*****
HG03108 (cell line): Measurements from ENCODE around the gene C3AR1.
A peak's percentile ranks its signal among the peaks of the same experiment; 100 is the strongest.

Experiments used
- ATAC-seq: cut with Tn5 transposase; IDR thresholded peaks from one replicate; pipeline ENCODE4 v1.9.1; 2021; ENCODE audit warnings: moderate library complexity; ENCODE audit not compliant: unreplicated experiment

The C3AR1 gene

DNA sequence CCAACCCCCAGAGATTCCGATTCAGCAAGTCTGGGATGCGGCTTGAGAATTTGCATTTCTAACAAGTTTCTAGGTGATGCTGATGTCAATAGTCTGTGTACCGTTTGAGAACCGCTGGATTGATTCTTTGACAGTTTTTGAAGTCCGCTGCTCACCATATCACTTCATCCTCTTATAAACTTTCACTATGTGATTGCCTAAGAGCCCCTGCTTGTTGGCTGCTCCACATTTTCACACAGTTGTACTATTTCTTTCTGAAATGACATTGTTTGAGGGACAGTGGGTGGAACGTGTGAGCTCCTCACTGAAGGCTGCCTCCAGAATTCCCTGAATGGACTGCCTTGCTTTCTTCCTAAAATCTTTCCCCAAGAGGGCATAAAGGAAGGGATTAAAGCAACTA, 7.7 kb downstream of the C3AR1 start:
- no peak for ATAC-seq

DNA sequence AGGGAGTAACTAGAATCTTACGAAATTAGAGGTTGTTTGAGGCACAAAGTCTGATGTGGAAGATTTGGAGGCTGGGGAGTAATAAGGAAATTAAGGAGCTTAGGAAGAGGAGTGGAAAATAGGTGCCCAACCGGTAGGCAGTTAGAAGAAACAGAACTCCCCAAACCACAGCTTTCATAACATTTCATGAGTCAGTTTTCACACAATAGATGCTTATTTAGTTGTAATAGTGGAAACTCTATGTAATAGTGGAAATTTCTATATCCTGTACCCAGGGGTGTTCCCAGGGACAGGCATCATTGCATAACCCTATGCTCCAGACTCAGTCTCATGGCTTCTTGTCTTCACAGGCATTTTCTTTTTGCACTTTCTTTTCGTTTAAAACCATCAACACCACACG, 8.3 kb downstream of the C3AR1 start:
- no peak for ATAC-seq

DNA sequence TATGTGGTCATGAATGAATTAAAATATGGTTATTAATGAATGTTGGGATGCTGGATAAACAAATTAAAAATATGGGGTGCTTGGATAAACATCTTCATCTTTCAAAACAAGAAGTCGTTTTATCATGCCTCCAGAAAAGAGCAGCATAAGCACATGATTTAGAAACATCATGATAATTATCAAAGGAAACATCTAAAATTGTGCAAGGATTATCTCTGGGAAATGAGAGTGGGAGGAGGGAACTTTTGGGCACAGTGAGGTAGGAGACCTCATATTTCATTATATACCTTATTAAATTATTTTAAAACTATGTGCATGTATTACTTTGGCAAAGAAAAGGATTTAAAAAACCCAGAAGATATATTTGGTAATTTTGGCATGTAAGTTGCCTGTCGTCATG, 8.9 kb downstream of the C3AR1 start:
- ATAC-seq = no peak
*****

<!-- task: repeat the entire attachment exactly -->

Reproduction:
HG03108 (cell line): Measurements from ENCODE around the gene C3AR1.
A peak's percentile ranks its signal among the peaks of the same experiment; 100 is the strongest.

Experiments used
- ATAC-seq: cut with Tn5 transposase; IDR thresholded peaks from one replicate; pipeline ENCODE4 v1.9.1; 2021; ENCODE audit warnings: moderate library complexity; ENCODE audit not compliant: unreplicated experiment

The C3AR1 gene

DNA sequence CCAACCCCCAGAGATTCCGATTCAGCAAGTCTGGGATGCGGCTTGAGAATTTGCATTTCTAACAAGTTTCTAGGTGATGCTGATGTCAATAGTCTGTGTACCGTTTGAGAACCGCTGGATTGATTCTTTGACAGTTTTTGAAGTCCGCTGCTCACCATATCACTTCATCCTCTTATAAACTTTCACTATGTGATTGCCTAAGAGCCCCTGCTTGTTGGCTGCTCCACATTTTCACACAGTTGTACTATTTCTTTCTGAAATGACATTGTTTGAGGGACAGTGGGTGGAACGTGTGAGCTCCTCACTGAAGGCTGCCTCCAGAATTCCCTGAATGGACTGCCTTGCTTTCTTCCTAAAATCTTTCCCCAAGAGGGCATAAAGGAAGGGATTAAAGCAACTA, 7.7 kb downstream of the C3AR1 start:
- no peak for ATAC-seq

DNA sequence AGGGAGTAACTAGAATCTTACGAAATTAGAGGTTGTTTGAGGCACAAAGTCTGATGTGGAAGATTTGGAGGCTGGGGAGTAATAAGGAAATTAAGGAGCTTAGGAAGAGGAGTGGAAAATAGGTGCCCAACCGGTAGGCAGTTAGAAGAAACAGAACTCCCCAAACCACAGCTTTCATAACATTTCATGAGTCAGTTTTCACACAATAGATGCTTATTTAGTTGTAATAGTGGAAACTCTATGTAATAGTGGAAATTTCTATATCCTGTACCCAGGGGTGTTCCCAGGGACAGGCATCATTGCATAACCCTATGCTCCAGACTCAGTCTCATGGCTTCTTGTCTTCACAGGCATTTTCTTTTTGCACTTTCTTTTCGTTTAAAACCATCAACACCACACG, 8.3 kb downstream of the C3AR1 start:
- no peak for ATAC-seq

DNA sequence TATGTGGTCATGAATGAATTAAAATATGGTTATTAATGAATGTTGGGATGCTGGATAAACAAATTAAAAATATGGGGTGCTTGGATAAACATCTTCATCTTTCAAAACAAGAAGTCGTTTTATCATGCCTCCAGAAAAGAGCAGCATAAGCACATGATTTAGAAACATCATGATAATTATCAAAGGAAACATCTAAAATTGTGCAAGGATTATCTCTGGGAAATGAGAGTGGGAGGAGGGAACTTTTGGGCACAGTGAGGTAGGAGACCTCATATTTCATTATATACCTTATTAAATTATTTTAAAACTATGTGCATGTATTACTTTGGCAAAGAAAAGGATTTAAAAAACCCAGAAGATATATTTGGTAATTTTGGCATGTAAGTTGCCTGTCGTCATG, 8.9 kb downstream of the C3AR1 start:
- ATAC-seq = no peak